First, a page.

Acute serofibrinous pleurisy is now almost invariably regarded as due to tuberculosis. In what manner tuberculosis gives rise to it, is, on the other hand, somewhat obscure. As a rule, one has been content to state that the tuberculous infection in some manner produces the exudation. The most obvious and common explanation is that a subpleural tuberculous focus has provoked an irritation of the pleura.
That a local tuberculous focus in the lung or the bronchial glands constitutes an important factor in the genesis of pleurisy is indicated by the fact that a focus of this kind can be detected on the side on which the exudation subsequently arises. If an opportunity presents itself of examining a child a short time before it contracts pleurisy, there are generally found homolateral hilar changes or a homolateral primary focus. Of fifty children examined before the development of pleurisy, forty-eight showed homolateral changes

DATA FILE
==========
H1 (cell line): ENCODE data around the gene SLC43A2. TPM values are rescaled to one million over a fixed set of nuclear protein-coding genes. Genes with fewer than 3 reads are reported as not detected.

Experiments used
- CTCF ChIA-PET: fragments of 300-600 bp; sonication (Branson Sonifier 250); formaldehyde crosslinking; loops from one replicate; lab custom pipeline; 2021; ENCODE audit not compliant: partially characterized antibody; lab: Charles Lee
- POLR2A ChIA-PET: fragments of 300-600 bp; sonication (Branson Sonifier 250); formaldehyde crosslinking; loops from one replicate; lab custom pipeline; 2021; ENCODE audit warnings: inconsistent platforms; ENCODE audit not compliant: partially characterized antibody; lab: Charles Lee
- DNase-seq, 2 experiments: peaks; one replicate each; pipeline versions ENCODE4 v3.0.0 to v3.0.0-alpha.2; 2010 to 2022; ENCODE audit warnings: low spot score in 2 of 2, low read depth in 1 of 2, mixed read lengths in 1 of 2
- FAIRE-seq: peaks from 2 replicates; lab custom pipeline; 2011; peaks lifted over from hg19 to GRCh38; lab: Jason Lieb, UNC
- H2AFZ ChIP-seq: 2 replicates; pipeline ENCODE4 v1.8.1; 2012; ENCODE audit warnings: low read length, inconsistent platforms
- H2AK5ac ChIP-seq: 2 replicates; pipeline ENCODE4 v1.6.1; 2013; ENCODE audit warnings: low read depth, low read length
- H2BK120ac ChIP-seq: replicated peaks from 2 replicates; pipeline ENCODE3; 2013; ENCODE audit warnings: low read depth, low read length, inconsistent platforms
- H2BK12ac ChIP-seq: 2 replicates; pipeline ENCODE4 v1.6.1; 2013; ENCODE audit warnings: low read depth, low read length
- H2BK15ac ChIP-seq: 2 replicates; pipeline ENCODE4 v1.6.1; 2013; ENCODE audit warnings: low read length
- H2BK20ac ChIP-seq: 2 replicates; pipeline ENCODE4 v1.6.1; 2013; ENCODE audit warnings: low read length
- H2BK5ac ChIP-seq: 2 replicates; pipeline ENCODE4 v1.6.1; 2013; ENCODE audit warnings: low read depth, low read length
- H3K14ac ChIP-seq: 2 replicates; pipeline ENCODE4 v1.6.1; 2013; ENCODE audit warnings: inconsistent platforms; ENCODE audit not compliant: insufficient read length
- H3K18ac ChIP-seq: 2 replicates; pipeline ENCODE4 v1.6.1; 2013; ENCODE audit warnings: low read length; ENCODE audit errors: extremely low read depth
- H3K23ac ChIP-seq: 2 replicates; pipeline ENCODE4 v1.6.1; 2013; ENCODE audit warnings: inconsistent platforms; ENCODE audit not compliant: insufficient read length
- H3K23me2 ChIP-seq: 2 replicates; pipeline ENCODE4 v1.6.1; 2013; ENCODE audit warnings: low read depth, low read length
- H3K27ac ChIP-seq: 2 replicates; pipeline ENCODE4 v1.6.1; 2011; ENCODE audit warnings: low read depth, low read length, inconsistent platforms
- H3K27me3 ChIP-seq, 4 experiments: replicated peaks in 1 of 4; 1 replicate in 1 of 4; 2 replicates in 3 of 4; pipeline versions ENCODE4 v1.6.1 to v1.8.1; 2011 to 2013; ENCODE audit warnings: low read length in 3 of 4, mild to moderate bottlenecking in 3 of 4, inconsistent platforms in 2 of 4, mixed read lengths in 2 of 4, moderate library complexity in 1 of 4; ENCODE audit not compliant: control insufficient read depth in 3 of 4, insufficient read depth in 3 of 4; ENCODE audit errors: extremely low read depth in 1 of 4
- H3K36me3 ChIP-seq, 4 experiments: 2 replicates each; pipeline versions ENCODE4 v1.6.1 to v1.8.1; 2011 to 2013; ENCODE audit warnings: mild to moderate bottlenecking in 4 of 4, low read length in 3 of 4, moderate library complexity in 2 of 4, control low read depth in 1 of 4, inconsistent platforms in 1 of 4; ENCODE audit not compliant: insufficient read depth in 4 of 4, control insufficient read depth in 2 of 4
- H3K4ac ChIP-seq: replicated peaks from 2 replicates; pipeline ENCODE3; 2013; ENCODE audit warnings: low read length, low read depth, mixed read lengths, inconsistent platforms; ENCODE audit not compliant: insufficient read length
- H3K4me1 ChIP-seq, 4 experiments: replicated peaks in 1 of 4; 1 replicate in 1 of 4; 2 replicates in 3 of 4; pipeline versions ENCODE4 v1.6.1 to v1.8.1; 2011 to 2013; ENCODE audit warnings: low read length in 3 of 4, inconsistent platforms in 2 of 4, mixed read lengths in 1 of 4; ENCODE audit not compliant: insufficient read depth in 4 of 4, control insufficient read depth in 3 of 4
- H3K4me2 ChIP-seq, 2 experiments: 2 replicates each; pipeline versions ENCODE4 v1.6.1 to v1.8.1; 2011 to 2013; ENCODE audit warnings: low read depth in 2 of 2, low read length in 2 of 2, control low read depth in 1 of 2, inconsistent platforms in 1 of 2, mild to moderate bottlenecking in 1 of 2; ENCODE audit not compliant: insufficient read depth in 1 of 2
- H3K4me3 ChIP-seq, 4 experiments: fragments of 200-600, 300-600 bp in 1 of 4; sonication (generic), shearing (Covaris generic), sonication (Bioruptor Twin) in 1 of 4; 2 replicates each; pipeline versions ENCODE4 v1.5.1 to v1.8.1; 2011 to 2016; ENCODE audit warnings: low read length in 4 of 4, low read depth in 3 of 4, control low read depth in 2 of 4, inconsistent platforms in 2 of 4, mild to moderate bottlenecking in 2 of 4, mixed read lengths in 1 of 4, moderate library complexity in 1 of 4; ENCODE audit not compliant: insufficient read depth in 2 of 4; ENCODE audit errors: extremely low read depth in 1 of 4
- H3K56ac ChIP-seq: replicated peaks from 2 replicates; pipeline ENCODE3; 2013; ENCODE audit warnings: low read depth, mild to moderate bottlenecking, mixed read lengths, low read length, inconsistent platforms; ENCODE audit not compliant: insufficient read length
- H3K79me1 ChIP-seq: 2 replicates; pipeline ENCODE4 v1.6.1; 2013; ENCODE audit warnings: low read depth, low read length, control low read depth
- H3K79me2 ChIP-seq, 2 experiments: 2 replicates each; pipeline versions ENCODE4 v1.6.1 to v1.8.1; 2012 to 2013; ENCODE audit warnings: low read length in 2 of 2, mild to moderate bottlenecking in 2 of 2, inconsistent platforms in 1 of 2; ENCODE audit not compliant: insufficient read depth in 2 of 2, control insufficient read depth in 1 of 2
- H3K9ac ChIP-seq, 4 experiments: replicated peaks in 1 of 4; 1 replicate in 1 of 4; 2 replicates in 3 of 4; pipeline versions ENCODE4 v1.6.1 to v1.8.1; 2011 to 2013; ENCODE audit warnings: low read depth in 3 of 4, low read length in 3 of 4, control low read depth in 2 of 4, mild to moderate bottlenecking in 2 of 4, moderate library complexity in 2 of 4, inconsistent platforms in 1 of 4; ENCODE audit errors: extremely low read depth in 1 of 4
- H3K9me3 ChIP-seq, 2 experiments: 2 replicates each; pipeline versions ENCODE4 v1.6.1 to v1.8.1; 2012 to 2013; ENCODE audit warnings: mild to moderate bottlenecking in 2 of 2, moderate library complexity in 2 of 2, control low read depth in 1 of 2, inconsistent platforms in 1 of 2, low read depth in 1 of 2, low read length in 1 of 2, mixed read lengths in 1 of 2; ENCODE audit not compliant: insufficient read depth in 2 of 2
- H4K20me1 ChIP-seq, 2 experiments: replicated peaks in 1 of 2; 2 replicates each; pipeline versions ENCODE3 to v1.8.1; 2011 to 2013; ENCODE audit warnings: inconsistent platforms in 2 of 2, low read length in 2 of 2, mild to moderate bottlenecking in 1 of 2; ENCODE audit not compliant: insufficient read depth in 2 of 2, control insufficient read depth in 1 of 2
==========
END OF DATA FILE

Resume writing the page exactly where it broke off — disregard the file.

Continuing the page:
WALLGREN A. PATHOGENESIS OF ACUTE SEROFIBRINOUS PLEURISY. Am J Dis Child. 1929;38(4):829–833. doi:10.1001/archpedi.1929.01930100149017
Customize your JAMA Network experience by selecting one or more topics from the list below.
Create a personal account or sign in to: